The experimental paradigm used to measure changes in vigilance was chosen to be very similar to one that was presented in a previous fMRI study on attentional fluctuations [5]. This task was chosen because in this fMRI experiment slips of attention could then be compared to changes in the BOLD response [5]. FNIRS measures a similar signal like fMRI, however limited to the surface of the brain, therefore we expected to find similar modulations in the fNIRS signal. Subjects executed a global-local Stroop paradigm. The visual stimuli consisted of multiple small letters (either S or H) that were arranged so that the shape of either a large S or a large H was formed (see Figure 1). Half of the trials were congruent, i.e. the global and local letters were mapped to the same response, and the other half was incongruent. Before the start of each block subjects were instructed verbally to attend either to the local or the global letters. In the first 3 blocks subjects were instructed to attend to either the global or the local letters. Half of the subjects were instructed to attend to the global letters in the first 3 blocks and to the local letters in the subsequent 3 blocks. The other subjects were instructed to attend to the local letters in the first 3 blocks and to the global letters in the subsequent 3 blocks. Stimuli had a size of 66×108 pixel and were presented for 200 ms on a 15″ display with a resolution of 1024×768 pixel. After visual presentation subjects had to indicate the identity of the attended letter by button press. Inter-trial intervals (ITI) between visual presentations had a mean duration of 7.9 s (ranging from 7 to 12 s with an exponential decay and resulting in a duration of 474 s for one block). Each subject performed 6 blocks of the experiment during which 60 trials (30 congruent, 30 incongruent) were presented. Taken together the duration of the whole experiment (without short breaks between the blocks) was 47 m and 24 s. The subject's single trial performance (i.e. mean corrected reaction time) was used as an indicator for the current vigilance state for the further analyses. Please note, that the experiment was not aimed to investigate conflict processing during a Stroop task. Importantly, here we used the Stroop paradigm as an example of a task that requires relatively high levels of attention to perform it correctly. Therefore, we corrected for the behavioral effects, i.e. mainly reaction time differences between congruent and incongruent trials by subtracting the condition specific mean reaction times.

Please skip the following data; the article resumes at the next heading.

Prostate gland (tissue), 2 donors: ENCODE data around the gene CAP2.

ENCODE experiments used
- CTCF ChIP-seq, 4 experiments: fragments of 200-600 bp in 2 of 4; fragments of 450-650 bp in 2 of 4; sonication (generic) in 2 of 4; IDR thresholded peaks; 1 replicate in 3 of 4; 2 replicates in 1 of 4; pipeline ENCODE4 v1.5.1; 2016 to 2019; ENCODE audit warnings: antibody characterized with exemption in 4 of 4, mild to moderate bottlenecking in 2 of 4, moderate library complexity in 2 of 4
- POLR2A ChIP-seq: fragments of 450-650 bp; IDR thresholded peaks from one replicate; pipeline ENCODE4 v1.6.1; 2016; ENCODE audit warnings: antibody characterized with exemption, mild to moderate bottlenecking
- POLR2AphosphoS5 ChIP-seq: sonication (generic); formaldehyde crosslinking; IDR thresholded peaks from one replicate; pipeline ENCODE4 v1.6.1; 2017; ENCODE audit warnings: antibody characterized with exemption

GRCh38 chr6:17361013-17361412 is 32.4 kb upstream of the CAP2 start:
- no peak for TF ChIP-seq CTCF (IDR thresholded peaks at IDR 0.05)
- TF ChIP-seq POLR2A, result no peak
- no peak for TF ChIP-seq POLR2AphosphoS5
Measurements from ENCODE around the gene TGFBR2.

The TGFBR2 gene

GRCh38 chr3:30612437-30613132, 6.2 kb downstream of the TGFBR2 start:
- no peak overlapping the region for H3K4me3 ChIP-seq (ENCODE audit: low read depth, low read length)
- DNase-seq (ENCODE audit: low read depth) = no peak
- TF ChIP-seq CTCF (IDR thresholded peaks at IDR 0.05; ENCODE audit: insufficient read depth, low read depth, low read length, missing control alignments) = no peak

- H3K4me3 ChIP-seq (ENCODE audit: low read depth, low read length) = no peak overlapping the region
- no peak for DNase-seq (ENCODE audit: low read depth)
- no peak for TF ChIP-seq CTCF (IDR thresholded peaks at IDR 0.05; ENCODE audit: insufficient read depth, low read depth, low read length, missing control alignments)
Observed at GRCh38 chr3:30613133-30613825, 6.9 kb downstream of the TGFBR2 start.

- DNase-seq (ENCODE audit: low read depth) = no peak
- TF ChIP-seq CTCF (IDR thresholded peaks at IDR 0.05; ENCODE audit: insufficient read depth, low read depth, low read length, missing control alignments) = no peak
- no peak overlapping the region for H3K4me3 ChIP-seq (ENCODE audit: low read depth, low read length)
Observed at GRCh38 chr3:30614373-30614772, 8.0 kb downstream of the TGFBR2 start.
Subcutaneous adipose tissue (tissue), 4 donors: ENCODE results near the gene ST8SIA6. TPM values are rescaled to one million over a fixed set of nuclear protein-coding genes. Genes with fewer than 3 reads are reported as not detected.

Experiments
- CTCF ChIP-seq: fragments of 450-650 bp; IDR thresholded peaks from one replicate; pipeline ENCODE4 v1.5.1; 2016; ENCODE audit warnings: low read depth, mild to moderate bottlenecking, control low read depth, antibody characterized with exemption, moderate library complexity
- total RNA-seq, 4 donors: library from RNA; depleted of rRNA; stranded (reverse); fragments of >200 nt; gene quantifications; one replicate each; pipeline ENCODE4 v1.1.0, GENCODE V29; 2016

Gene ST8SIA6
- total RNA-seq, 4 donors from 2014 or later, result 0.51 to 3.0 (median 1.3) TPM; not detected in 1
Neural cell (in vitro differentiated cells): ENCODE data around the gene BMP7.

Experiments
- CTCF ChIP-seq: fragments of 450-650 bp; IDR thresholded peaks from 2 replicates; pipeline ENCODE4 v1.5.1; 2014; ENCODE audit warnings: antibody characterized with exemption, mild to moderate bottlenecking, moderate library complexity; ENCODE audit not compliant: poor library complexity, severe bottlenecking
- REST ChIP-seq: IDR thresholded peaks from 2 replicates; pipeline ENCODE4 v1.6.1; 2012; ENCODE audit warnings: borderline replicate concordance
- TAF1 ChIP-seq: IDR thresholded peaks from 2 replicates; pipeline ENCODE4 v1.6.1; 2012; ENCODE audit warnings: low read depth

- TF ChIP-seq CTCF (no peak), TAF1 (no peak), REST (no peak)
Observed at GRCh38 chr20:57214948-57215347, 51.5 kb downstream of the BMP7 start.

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Figure 1. Experimental paradigm.

(A) One of four possible stimuli (see middle) is presented visually for 200 ms. Subjects had to report the identity of the attended letter using a button-press. After a variable inter-trial-interval the next stimulus was presented. The stimuli were large (“global”) letters made up out of smaller letters (“local”). If the global and local levels spell different letters this creates a conflict and a decrease in reaction time. (B) Fluctuations in reaction time across the duration of the experiment were used as indicators of changes vigilance (shown here for one run of one subject).

https://doi.org/10.1371/journal.pone.0101729.g001